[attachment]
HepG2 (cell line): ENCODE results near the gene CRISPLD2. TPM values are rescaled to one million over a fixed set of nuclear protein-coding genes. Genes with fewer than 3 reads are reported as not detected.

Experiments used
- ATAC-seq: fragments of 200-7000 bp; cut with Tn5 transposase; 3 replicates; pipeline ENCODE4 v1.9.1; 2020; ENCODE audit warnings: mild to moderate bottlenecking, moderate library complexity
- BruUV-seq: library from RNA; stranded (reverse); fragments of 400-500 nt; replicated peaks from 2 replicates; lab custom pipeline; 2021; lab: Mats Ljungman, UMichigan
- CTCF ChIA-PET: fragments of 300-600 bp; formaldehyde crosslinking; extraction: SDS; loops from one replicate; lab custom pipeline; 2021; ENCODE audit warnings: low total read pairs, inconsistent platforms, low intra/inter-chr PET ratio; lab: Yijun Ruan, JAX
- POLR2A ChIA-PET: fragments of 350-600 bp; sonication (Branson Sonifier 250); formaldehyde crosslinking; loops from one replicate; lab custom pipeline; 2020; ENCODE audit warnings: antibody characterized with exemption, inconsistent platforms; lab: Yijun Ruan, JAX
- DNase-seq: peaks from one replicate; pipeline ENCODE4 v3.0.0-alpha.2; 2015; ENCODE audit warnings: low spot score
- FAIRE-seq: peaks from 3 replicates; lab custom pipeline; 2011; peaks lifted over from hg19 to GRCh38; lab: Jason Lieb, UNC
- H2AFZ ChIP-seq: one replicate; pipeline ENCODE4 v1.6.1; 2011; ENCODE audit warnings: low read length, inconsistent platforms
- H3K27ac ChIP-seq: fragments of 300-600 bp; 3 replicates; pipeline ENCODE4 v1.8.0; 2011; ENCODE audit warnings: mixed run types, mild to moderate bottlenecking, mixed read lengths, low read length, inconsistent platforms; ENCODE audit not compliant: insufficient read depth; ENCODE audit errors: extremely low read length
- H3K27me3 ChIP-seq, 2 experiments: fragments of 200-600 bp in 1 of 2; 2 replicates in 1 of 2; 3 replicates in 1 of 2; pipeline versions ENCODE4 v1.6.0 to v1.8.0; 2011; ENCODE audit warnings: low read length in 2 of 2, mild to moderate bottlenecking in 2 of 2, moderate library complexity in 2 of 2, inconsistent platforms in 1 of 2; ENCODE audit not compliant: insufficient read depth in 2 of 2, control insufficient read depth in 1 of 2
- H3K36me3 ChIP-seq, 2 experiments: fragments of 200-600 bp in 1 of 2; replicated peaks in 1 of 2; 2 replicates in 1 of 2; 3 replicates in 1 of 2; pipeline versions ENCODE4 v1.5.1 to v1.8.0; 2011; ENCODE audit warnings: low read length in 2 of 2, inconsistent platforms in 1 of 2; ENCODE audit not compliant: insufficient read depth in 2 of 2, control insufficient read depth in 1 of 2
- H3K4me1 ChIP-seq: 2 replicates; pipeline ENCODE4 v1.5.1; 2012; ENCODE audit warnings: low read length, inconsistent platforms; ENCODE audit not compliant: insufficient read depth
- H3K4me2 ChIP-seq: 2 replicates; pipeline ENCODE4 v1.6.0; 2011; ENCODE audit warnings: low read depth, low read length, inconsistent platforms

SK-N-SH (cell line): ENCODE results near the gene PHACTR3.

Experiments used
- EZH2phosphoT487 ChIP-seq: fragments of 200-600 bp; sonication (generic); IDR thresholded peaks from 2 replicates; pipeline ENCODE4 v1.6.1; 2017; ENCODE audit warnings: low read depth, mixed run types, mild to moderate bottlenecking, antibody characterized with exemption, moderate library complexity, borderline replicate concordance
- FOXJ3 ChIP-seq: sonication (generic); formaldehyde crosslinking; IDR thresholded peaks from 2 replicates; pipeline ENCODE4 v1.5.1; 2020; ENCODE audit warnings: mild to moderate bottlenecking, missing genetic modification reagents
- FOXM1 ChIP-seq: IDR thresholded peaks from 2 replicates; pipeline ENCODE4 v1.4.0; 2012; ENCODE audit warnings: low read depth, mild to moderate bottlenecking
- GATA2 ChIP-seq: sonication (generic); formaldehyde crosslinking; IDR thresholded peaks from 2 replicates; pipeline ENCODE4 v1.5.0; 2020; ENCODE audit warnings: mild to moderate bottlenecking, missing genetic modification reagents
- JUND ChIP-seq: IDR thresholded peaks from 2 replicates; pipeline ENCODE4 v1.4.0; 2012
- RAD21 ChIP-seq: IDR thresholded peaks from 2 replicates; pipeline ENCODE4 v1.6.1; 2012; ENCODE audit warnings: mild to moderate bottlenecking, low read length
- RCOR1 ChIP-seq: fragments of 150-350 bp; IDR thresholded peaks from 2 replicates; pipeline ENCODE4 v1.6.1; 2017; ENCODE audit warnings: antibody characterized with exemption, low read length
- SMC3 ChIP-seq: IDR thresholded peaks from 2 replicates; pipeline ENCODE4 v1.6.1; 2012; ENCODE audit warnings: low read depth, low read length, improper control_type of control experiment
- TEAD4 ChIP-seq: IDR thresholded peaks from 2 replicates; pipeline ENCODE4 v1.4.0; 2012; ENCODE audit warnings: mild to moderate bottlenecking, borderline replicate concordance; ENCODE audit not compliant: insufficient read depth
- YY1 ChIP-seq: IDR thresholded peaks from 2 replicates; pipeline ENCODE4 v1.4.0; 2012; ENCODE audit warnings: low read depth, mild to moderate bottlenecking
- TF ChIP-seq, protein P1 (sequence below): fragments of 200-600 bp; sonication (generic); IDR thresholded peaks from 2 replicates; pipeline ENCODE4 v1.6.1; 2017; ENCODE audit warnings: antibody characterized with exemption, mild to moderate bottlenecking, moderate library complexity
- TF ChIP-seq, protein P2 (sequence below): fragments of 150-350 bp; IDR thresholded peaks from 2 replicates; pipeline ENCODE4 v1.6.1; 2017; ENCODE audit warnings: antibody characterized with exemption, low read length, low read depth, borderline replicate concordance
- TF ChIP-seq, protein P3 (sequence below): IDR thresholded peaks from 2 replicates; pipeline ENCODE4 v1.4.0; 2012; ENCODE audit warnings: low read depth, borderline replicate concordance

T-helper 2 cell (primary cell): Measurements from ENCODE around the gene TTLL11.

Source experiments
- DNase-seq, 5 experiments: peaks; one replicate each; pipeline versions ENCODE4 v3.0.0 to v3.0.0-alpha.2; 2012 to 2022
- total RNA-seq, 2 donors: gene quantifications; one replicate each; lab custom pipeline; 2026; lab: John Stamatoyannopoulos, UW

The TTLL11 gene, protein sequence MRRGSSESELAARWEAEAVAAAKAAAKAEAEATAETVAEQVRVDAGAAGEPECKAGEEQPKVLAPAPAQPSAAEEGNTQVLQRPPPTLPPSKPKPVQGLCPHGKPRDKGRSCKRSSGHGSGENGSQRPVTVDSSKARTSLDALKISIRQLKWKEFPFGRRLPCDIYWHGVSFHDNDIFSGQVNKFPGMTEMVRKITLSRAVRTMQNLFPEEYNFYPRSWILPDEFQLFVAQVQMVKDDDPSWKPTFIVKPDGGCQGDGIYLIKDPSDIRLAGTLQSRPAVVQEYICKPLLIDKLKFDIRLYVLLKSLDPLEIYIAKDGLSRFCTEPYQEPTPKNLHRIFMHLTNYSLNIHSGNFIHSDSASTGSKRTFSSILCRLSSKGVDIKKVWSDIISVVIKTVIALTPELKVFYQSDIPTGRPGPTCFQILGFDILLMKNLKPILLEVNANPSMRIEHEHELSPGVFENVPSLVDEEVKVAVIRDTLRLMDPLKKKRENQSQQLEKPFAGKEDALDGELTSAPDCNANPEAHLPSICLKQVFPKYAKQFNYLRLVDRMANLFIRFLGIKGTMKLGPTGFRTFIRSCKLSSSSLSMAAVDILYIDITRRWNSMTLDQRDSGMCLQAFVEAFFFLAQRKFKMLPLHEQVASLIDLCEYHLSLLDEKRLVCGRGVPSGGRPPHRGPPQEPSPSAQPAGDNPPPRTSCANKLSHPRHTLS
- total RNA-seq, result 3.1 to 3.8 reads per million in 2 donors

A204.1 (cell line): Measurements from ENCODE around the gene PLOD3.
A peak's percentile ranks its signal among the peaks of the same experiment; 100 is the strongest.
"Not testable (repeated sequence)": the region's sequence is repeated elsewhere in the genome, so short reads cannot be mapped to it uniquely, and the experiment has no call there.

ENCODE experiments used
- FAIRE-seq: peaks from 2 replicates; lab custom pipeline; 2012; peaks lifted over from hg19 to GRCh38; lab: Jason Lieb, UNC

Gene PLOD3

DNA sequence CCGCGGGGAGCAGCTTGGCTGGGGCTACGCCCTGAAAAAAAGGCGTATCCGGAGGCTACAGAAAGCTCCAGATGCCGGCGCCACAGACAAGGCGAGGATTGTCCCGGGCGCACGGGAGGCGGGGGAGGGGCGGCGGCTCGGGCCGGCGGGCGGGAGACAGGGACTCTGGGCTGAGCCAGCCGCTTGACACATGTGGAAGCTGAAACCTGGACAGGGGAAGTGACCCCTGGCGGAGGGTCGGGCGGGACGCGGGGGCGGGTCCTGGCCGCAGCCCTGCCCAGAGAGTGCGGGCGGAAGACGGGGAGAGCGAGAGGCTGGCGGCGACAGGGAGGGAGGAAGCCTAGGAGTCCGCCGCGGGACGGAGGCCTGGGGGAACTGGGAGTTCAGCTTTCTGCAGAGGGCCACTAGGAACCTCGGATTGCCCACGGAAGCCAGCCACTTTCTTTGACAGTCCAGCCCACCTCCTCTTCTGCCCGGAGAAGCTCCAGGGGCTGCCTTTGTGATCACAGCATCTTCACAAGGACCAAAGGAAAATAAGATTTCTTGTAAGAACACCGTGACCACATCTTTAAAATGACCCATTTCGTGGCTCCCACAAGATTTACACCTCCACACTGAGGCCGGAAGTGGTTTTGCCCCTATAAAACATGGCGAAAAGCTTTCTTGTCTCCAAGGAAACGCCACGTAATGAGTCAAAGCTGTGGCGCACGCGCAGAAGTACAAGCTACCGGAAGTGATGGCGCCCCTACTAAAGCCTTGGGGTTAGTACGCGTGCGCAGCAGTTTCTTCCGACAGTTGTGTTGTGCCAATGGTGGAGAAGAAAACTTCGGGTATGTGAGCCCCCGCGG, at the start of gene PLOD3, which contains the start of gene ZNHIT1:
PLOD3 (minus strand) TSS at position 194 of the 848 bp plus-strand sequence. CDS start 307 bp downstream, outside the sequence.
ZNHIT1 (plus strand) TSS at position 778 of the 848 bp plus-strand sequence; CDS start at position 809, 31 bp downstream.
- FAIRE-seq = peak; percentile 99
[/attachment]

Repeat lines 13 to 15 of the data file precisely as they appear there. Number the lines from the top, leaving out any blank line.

- H3K4me1 ChIP-seq: 2 replicates; pipeline ENCODE4 v1.5.1; 2012; ENCODE audit warnings: low read length, inconsistent platforms; ENCODE audit not compliant: insufficient read depth
- H3K4me2 ChIP-seq: 2 replicates; pipeline ENCODE4 v1.6.0; 2011; ENCODE audit warnings: low read depth, low read length, inconsistent platforms

SK-N-SH (cell line): ENCODE results near the gene PHACTR3.